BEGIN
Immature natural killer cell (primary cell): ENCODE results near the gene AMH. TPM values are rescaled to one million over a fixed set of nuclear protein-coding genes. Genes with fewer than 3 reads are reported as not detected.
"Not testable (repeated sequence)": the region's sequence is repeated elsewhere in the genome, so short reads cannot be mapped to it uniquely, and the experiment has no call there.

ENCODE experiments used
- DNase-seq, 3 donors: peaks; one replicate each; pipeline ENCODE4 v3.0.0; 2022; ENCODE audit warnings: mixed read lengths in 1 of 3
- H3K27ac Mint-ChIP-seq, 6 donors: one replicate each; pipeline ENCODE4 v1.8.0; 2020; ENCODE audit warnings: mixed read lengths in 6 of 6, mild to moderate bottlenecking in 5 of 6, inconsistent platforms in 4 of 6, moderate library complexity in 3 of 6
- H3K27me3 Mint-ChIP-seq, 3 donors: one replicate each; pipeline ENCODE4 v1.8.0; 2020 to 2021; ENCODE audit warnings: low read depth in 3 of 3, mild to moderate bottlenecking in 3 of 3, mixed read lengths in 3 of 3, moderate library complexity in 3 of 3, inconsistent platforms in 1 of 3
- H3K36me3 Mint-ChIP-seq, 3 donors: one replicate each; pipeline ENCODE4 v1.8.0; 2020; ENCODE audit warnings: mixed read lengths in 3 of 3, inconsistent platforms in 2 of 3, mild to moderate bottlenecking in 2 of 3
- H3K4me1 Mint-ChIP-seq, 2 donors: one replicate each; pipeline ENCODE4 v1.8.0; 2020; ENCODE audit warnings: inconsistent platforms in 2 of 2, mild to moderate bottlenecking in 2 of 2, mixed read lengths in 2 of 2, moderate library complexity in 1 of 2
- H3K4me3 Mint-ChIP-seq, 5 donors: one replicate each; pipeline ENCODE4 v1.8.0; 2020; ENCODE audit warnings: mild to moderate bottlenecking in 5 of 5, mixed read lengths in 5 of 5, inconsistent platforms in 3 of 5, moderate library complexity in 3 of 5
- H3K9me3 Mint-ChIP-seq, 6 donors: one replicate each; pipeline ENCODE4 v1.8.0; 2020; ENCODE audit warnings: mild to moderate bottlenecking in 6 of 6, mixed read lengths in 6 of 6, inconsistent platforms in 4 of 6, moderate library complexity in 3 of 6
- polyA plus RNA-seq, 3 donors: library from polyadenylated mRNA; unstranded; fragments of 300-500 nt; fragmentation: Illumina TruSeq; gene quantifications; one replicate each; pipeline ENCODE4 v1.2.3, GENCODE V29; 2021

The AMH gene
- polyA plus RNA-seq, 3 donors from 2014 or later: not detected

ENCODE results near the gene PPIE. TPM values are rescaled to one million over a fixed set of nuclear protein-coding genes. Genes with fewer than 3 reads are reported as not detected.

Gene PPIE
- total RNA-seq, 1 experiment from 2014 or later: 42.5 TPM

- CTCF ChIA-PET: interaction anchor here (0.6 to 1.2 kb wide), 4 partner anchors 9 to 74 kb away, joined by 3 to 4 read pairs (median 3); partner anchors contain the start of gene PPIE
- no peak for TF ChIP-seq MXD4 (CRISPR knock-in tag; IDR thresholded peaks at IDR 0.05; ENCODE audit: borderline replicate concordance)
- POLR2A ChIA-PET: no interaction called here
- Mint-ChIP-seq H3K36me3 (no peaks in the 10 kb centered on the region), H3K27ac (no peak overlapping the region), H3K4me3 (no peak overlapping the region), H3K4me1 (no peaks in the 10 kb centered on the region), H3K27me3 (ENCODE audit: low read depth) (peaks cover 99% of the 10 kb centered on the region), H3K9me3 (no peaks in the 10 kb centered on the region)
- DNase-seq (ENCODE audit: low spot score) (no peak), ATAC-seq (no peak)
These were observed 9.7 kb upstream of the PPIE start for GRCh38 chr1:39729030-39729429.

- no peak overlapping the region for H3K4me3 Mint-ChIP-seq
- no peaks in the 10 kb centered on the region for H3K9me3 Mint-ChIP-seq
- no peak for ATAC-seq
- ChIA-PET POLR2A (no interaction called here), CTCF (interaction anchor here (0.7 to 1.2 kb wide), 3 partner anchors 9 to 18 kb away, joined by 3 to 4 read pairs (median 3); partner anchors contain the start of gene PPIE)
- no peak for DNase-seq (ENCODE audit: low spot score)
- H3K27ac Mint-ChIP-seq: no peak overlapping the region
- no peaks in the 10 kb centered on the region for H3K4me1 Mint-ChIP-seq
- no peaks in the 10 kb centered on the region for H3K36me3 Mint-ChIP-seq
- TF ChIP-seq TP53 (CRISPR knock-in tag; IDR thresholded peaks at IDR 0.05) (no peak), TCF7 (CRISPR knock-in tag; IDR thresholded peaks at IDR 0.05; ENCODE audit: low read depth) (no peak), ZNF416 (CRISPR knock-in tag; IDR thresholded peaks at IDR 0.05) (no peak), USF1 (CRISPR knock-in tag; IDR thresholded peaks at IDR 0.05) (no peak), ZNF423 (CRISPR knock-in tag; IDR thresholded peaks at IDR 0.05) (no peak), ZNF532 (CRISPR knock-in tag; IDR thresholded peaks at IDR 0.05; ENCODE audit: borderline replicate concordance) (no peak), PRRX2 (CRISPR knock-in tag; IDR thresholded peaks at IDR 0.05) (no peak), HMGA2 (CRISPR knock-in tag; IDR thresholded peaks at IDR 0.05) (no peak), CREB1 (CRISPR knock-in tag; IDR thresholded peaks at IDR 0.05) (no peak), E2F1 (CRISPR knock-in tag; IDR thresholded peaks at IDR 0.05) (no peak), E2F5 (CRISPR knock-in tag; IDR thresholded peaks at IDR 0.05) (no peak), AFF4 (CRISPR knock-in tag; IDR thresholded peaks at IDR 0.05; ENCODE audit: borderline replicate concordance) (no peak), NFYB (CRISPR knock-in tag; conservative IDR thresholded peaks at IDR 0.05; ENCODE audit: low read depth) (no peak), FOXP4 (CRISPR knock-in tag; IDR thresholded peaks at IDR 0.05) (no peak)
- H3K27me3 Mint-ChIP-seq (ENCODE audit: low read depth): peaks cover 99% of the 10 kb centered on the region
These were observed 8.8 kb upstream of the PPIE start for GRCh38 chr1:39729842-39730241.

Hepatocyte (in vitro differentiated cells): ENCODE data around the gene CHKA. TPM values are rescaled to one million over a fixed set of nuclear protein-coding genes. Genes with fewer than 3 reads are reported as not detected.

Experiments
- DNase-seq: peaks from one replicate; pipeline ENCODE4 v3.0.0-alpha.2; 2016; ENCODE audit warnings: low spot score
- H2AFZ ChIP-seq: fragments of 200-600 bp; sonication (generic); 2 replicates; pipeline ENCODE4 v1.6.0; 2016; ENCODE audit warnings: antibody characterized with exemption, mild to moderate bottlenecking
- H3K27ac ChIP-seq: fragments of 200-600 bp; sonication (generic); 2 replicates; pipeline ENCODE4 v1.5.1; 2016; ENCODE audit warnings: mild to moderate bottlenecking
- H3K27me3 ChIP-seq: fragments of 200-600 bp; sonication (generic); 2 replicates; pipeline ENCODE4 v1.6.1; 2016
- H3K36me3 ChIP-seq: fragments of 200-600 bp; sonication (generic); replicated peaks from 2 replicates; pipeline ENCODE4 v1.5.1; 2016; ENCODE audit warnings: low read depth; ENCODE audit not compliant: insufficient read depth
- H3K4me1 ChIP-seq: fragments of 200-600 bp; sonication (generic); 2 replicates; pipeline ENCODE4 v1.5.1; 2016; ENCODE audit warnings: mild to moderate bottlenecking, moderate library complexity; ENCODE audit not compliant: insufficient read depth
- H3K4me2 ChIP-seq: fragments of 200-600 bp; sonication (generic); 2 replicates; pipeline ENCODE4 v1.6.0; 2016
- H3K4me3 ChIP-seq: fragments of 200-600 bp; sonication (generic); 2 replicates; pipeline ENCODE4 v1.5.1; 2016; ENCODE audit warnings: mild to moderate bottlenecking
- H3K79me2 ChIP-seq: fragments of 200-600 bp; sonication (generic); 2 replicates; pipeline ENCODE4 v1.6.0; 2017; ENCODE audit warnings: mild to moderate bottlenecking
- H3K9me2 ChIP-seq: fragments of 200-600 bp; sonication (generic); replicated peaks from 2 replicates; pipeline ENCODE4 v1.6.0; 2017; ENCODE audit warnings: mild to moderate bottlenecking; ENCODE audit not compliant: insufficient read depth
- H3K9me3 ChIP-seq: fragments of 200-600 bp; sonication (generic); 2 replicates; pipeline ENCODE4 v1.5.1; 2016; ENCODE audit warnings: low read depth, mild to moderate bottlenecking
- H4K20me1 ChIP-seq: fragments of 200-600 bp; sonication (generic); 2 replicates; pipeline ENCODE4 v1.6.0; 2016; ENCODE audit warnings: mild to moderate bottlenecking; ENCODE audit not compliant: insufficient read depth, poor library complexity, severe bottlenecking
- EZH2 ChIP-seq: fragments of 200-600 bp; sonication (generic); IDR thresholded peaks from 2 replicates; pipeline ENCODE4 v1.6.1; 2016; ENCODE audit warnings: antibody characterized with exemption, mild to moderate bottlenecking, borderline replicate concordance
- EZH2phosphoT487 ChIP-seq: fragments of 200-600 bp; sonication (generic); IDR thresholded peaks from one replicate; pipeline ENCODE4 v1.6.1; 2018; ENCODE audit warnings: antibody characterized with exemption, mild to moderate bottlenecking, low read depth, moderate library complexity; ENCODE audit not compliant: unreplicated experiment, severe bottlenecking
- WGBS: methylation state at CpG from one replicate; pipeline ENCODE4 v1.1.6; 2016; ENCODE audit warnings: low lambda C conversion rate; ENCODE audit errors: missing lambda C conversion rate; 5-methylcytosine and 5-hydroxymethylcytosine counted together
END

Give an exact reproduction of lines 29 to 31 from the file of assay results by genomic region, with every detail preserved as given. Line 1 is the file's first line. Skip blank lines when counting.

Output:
- no peaks in the 10 kb centered on the region for H3K4me1 Mint-ChIP-seq
- no peaks in the 10 kb centered on the region for H3K36me3 Mint-ChIP-seq
- TF ChIP-seq TP53 (CRISPR knock-in tag; IDR thresholded peaks at IDR 0.05) (no peak), TCF7 (CRISPR knock-in tag; IDR thresholded peaks at IDR 0.05; ENCODE audit: low read depth) (no peak), ZNF416 (CRISPR knock-in tag; IDR thresholded peaks at IDR 0.05) (no peak), USF1 (CRISPR knock-in tag; IDR thresholded peaks at IDR 0.05) (no peak), ZNF423 (CRISPR knock-in tag; IDR thresholded peaks at IDR 0.05) (no peak), ZNF532 (CRISPR knock-in tag; IDR thresholded peaks at IDR 0.05; ENCODE audit: borderline replicate concordance) (no peak), PRRX2 (CRISPR knock-in tag; IDR thresholded peaks at IDR 0.05) (no peak), HMGA2 (CRISPR knock-in tag; IDR thresholded peaks at IDR 0.05) (no peak), CREB1 (CRISPR knock-in tag; IDR thresholded peaks at IDR 0.05) (no peak), E2F1 (CRISPR knock-in tag; IDR thresholded peaks at IDR 0.05) (no peak), E2F5 (CRISPR knock-in tag; IDR thresholded peaks at IDR 0.05) (no peak), AFF4 (CRISPR knock-in tag; IDR thresholded peaks at IDR 0.05; ENCODE audit: borderline replicate concordance) (no peak), NFYB (CRISPR knock-in tag; conservative IDR thresholded peaks at IDR 0.05; ENCODE audit: low read depth) (no peak), FOXP4 (CRISPR knock-in tag; IDR thresholded peaks at IDR 0.05) (no peak)